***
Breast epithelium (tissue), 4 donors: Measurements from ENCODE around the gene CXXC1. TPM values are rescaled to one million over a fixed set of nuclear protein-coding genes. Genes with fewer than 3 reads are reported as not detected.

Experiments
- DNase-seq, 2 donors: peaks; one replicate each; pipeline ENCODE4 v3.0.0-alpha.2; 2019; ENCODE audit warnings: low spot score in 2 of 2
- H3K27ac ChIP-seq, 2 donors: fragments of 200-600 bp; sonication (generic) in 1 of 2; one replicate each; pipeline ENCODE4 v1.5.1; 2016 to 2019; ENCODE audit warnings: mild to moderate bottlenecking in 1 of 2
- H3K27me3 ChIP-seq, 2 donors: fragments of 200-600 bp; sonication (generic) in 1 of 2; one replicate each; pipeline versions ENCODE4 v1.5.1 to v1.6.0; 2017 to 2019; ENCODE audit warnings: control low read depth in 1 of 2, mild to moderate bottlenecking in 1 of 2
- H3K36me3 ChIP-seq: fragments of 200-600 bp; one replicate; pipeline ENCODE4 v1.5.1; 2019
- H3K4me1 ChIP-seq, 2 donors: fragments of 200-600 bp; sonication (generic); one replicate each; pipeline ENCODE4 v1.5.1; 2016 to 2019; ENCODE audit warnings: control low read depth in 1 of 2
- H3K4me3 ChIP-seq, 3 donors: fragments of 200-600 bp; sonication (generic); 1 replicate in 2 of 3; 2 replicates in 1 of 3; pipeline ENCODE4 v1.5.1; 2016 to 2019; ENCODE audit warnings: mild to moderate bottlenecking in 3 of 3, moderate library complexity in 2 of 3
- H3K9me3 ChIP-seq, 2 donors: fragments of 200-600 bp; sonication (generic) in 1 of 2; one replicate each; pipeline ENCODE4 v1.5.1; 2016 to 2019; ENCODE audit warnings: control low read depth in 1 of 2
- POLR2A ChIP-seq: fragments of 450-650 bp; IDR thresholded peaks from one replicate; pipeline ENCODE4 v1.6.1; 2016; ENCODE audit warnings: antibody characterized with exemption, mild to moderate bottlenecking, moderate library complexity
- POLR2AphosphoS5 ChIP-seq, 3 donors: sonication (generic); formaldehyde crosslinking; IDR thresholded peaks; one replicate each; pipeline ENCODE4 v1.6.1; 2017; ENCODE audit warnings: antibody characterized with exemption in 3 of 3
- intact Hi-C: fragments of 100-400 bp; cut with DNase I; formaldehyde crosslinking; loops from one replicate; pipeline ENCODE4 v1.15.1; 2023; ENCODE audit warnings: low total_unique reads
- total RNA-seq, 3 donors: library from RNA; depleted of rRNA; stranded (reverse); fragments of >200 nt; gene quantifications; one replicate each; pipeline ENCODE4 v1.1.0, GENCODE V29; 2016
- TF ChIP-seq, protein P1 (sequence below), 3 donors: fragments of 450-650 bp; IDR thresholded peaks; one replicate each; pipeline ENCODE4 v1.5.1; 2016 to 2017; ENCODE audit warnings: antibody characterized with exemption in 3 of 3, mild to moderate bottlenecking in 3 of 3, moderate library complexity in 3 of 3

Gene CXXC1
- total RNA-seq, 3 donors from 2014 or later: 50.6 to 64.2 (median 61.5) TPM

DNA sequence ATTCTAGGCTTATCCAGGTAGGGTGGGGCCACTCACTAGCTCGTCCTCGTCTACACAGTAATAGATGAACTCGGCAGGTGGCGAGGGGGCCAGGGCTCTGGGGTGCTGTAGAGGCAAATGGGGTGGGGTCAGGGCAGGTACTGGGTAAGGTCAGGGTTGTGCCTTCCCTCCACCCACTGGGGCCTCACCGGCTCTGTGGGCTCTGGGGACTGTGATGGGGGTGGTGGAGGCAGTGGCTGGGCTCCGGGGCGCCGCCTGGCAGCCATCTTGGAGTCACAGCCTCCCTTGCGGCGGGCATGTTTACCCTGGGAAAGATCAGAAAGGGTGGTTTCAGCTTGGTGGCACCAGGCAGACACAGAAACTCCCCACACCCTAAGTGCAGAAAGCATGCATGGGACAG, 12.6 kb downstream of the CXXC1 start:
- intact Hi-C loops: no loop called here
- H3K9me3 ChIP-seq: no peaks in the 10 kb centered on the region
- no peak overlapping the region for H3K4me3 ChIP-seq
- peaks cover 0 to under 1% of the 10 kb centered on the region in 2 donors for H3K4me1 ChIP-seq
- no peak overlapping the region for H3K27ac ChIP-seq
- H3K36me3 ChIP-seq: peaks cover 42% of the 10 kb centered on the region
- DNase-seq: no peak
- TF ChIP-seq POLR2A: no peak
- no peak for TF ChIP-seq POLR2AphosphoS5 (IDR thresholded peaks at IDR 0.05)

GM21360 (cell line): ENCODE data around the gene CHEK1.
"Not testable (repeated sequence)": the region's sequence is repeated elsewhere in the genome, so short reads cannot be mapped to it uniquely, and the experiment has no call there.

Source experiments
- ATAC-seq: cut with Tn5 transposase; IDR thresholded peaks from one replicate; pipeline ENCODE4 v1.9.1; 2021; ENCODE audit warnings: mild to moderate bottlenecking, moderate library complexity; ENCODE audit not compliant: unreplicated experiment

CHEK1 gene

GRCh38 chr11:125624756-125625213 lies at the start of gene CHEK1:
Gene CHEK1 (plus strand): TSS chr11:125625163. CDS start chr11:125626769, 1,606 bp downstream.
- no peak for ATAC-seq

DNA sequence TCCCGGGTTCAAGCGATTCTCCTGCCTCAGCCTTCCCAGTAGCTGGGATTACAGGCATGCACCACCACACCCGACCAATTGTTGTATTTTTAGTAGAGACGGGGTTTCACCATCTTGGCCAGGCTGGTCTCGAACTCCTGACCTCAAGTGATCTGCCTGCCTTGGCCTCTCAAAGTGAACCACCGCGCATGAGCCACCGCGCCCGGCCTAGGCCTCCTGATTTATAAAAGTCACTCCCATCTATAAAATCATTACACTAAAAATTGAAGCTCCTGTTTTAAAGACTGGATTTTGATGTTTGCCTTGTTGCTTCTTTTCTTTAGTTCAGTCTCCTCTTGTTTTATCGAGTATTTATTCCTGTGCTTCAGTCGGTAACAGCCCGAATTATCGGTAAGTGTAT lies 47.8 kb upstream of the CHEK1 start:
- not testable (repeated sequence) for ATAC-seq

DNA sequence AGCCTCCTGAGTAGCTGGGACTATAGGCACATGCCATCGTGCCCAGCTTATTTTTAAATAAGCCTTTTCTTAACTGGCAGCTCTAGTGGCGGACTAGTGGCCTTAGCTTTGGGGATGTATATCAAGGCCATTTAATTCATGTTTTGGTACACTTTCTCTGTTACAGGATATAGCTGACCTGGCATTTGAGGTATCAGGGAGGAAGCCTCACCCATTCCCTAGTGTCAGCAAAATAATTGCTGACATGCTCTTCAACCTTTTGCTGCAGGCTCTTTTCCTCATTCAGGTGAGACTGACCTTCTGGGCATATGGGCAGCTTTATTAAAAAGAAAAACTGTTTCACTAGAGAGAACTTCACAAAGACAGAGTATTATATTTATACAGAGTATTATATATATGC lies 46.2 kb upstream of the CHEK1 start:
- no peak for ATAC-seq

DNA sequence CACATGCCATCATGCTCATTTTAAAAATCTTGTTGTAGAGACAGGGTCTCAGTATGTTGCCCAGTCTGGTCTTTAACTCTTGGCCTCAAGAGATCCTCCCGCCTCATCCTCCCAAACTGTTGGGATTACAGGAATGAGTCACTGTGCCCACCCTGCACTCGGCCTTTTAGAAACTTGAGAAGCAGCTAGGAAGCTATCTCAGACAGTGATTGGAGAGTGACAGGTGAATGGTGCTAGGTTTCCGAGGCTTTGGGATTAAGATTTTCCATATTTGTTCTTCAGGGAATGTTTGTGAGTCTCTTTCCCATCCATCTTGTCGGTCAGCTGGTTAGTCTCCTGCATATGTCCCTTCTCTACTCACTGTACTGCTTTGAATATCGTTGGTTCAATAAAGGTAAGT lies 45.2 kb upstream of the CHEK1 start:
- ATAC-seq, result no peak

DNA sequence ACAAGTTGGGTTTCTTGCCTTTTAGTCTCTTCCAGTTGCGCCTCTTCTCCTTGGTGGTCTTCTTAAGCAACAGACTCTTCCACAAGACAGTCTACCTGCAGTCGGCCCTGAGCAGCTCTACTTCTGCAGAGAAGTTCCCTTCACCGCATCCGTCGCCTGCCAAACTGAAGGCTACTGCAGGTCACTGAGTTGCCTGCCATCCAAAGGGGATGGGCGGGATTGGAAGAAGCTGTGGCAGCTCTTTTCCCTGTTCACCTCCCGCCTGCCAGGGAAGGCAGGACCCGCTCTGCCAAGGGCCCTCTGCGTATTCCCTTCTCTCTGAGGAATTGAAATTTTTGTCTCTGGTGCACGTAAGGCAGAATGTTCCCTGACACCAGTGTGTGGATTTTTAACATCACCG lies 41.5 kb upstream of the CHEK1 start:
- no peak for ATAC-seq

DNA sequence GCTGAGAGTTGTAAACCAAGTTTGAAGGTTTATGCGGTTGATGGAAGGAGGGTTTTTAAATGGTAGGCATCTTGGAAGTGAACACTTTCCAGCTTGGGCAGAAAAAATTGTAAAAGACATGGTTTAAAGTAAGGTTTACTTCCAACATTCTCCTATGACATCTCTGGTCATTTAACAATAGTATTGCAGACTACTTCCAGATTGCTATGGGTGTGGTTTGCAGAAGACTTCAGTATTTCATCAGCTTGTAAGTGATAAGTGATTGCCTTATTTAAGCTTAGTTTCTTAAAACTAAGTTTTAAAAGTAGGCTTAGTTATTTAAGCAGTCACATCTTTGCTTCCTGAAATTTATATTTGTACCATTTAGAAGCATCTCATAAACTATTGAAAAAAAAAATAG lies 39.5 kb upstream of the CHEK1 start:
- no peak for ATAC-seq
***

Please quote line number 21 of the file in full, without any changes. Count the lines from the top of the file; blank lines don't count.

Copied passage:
- peaks cover 0 to under 1% of the 10 kb centered on the region in 2 donors for H3K4me1 ChIP-seq